Artificial intelligence has become a motorist of technological progress in our increasingly digital data-driven world. This is justified by the fact that AI is expected to see an annual growth rate of 37.3% from 2023 to 2030.

Technological inventions and the latest innovation in artificial intelligence are leading to significant changes in the nature of work for nearly a quarter of all workers in developed countries. That means millions of people must acclimatize to the new demands and chops in time to keep their jobs and inflows, or the application of additional AI technologies will simply replace them. 

Deploying the right AI technologies in your organization can help you automate routine tasks, gain insights through data analytics, and engage better with customers. Given the broad spectrum of AI’s applications in organizations, it’s no surprise that AI Specialist is the top-rated job on the LinkedIn Emerging Jobs Report in 2020. With an annual growth rate of 74% for this position, every industry is clamoring for AI talent to first devise a strategic plan for AI applications.

$15.7 Trillion Potential contribution to the global economy by 2030 from AI SOURCE: PWC  $93.5 Billion Value of the global AI market in 2021, projected to grow at a CAGR of 38.1% through 2030 SOURCE: GRAND VIEW RESEARCH

Increased Focus on AI Governance

As the AI powered technologies becomes more pervasive and powerful, there is an increased need for AI governance, which is the set of policies, principles, and practices that aim to ensure the ethical, safe, and responsible use of AI. It mainly revolves around two aspects:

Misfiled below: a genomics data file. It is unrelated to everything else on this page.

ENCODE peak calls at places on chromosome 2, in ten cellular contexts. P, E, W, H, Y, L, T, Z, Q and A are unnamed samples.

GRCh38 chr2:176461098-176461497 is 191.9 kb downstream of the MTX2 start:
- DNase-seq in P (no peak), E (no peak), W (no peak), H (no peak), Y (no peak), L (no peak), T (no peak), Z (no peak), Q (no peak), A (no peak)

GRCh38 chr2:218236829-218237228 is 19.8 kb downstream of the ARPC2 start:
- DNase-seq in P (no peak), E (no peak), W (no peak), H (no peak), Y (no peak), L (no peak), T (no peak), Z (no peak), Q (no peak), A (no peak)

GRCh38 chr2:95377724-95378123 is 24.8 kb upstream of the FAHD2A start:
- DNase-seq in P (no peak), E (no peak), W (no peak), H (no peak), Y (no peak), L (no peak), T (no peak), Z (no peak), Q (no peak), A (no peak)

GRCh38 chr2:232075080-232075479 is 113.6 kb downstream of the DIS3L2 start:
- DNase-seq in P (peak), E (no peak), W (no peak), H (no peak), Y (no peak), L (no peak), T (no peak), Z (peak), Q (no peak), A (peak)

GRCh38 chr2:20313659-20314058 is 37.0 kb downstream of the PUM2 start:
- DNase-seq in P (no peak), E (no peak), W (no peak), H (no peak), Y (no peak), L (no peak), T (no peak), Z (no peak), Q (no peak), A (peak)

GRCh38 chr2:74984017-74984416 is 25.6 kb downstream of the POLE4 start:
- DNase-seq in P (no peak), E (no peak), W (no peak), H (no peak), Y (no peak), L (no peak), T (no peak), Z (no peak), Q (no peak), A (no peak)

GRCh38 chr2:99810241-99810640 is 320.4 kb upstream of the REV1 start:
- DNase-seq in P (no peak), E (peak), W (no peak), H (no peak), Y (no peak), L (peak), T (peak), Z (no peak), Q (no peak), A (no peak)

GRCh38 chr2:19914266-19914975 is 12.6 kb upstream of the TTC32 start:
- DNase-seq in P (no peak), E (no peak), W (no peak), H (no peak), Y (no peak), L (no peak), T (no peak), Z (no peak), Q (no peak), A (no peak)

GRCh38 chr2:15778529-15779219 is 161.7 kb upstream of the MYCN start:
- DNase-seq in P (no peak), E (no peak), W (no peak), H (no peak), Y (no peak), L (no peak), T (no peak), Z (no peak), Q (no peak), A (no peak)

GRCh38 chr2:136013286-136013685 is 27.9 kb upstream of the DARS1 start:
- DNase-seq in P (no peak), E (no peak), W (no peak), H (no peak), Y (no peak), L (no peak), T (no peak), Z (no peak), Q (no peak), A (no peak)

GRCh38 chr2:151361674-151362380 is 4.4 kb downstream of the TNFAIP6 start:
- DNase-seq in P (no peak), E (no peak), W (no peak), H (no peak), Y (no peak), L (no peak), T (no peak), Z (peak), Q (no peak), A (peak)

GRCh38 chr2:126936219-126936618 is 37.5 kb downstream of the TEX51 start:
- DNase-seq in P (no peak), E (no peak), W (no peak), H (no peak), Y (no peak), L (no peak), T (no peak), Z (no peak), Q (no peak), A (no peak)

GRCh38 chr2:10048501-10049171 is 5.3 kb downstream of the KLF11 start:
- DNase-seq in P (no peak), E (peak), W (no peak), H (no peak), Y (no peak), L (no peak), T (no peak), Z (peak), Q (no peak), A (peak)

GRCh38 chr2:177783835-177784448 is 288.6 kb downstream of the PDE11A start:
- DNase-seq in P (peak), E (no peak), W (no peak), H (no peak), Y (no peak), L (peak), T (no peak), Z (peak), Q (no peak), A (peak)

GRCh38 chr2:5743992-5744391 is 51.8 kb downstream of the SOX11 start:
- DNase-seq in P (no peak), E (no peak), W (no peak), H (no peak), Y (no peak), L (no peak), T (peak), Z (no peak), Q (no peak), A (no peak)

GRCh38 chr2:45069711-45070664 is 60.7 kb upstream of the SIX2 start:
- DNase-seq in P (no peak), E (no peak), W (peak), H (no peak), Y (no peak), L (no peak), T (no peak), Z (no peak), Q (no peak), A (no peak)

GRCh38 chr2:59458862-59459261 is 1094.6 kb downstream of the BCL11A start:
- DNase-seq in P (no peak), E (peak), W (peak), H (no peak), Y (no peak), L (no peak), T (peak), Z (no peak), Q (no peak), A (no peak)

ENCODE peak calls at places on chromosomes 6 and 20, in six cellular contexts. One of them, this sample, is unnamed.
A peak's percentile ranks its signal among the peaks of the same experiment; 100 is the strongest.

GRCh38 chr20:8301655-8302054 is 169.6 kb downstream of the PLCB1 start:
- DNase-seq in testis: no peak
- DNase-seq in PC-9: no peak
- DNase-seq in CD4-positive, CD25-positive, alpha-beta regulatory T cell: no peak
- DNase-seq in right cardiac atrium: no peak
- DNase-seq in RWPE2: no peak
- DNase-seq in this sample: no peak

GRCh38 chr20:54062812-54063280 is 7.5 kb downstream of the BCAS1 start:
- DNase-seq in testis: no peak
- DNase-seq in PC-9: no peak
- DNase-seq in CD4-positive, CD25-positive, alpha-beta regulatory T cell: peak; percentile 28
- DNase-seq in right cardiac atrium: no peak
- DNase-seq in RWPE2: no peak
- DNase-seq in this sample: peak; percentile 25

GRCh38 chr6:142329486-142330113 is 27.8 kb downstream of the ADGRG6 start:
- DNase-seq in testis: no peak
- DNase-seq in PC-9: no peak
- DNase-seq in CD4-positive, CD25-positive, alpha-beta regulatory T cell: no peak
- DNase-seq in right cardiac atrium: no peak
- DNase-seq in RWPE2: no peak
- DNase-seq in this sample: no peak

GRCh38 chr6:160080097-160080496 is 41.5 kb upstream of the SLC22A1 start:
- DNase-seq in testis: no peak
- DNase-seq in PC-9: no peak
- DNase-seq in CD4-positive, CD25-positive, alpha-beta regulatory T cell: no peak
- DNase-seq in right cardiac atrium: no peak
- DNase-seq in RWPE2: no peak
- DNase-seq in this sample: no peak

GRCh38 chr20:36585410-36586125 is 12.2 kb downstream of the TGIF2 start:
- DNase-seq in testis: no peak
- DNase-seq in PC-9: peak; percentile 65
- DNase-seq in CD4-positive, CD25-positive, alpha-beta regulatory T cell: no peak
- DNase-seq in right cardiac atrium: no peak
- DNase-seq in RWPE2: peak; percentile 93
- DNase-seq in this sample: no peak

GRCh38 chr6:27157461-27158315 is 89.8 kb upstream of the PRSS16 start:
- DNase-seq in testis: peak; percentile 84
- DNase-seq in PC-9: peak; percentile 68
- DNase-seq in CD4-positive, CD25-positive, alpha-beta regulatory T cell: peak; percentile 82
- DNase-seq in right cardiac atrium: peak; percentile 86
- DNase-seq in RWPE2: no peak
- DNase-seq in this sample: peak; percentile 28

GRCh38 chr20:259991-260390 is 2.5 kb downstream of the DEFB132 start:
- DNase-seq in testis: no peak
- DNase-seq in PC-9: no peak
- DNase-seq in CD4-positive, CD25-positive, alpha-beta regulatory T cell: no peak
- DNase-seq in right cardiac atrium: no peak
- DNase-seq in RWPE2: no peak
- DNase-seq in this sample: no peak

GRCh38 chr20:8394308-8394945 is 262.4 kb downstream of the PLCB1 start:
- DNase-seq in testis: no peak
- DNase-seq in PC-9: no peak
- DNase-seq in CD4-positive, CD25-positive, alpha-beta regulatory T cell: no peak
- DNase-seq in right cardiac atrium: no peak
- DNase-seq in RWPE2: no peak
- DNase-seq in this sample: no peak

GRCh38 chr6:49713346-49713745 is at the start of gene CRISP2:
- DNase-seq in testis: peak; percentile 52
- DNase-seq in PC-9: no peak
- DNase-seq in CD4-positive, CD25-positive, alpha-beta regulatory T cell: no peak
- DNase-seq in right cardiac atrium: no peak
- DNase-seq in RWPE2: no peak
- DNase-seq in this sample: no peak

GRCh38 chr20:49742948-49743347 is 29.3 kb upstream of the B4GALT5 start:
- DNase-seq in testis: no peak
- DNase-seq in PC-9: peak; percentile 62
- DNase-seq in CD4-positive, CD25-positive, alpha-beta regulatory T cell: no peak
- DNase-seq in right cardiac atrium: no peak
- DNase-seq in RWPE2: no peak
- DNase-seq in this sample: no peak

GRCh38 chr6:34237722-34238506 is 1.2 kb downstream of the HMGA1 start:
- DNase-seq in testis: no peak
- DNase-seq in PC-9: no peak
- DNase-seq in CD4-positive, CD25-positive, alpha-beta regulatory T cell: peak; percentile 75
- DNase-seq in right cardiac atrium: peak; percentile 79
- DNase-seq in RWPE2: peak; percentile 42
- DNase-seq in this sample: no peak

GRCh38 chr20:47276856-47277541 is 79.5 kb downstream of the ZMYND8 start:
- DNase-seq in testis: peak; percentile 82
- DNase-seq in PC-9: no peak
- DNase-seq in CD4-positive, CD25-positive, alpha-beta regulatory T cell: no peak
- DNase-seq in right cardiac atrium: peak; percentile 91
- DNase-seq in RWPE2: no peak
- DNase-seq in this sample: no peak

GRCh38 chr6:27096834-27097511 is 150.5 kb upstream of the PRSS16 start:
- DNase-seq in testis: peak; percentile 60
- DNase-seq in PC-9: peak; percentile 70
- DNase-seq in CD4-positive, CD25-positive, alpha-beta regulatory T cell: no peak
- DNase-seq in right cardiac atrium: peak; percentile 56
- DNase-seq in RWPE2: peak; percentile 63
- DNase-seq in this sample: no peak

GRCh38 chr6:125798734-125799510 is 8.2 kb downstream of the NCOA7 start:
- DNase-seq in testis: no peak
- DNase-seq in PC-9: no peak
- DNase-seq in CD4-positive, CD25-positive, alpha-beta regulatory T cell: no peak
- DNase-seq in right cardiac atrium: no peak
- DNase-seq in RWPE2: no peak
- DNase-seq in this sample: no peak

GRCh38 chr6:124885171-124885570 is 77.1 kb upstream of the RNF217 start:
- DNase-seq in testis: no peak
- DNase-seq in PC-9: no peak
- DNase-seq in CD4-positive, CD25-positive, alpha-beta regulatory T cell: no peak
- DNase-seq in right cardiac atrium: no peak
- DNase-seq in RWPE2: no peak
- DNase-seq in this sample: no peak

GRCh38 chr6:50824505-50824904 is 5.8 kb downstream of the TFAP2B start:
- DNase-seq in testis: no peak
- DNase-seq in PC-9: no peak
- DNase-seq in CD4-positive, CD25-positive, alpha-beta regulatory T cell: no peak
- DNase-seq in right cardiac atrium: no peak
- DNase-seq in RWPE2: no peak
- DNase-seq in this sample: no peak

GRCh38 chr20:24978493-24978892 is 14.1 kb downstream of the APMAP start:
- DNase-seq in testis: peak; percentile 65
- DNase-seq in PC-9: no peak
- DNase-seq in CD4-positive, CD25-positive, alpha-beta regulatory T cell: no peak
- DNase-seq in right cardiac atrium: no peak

New AI Regulations and Data Quality: As AI applications involve the collection, processing, and sharing of large amounts of data, there is a need for new regulations and standards to ensure the quality, accuracy, and privacy of data, as well as the compliance and accountability of AI systems and actors. For example, the European Union has proposed the Artificial Intelligence Act, which is a legal framework that sets out the rules and requirements for the development and deployment of AI systems in the EU.

Balancing between Automated and Human Labor: As AI automates various tasks and processes, there is a need to balance between the benefits and risks of automation. While automation enhances efficiency, productivity, and quality, it also poses challenges such as worker displacement, reduced human agency, and the potential for social and economic inequalities. Navigating this balance is essential for the evolving landscape of human resources in an AI-driven era.